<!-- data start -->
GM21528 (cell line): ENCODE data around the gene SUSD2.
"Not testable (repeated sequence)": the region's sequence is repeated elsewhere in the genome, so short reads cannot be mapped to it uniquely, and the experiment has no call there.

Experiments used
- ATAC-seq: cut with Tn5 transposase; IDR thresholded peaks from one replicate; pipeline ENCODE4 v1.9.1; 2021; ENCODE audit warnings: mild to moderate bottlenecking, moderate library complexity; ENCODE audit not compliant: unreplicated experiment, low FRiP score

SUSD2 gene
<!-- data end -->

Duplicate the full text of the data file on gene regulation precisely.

GM21528 (cell line): ENCODE data around the gene SUSD2.
"Not testable (repeated sequence)": the region's sequence is repeated elsewhere in the genome, so short reads cannot be mapped to it uniquely, and the experiment has no call there.

Experiments used
- ATAC-seq: cut with Tn5 transposase; IDR thresholded peaks from one replicate; pipeline ENCODE4 v1.9.1; 2021; ENCODE audit warnings: mild to moderate bottlenecking, moderate library complexity; ENCODE audit not compliant: unreplicated experiment, low FRiP score

SUSD2 gene